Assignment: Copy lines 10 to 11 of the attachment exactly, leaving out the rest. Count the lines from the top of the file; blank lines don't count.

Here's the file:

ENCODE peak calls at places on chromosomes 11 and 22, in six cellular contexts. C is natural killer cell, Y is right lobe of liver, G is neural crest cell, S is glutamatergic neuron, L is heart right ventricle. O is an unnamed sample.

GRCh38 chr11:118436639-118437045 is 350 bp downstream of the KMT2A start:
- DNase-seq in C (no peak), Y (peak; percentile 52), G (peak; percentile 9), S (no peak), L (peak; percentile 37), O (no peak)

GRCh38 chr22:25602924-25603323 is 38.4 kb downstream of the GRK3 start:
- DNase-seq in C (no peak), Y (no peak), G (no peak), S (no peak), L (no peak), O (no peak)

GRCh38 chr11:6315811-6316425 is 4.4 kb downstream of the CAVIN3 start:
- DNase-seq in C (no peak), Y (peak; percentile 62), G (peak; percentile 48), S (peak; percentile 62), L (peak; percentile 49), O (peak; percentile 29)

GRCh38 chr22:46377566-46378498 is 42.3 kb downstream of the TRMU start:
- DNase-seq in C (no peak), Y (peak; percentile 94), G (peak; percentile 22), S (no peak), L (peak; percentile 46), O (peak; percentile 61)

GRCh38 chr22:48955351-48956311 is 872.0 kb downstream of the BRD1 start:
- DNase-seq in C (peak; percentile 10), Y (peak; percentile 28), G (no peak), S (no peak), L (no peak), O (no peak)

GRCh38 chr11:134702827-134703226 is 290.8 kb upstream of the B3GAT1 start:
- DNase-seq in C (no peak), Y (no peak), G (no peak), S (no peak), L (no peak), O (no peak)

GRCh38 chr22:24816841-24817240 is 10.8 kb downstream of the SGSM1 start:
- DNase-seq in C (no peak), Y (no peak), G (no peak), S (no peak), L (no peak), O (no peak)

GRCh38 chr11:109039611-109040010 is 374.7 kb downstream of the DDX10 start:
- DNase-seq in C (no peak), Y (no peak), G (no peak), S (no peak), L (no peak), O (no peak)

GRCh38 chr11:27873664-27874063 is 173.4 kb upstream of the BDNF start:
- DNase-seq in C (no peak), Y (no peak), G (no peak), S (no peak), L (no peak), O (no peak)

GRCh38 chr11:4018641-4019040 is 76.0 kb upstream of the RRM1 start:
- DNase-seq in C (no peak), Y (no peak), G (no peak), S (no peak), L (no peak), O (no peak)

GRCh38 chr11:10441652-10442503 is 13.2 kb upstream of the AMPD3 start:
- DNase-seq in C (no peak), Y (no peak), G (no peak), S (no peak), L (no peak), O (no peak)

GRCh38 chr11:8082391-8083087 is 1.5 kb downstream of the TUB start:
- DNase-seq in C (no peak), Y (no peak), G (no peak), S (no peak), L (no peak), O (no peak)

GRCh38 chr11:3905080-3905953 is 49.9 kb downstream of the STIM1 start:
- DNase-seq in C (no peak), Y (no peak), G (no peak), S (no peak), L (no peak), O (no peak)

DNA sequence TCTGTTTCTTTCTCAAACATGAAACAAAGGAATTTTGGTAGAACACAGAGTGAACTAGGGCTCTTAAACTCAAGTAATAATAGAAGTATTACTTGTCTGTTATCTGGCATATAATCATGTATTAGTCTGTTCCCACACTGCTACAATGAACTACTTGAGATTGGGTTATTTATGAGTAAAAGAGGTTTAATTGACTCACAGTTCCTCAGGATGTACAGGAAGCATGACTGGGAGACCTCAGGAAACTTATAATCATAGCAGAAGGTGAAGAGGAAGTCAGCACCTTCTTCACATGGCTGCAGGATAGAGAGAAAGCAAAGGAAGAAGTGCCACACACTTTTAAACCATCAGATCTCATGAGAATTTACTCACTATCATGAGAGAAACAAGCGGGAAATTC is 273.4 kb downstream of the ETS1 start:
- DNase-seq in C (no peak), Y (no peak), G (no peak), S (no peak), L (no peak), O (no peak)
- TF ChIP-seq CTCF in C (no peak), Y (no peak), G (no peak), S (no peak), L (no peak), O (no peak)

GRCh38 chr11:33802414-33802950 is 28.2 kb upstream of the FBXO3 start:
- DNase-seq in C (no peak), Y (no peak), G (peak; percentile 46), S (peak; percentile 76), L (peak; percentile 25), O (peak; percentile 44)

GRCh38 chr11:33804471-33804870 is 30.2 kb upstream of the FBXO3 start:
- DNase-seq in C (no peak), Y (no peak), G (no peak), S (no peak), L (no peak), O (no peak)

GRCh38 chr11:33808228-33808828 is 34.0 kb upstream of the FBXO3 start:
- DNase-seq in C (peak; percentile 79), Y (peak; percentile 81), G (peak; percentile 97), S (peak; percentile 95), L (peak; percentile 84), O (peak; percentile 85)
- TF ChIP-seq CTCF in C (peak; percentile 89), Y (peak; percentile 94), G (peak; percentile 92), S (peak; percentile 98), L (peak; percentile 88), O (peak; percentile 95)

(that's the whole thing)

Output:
GRCh38 chr22:48955351-48956311 is 872.0 kb downstream of the BRD1 start:
- DNase-seq in C (peak; percentile 10), Y (peak; percentile 28), G (no peak), S (no peak), L (no peak), O (no peak)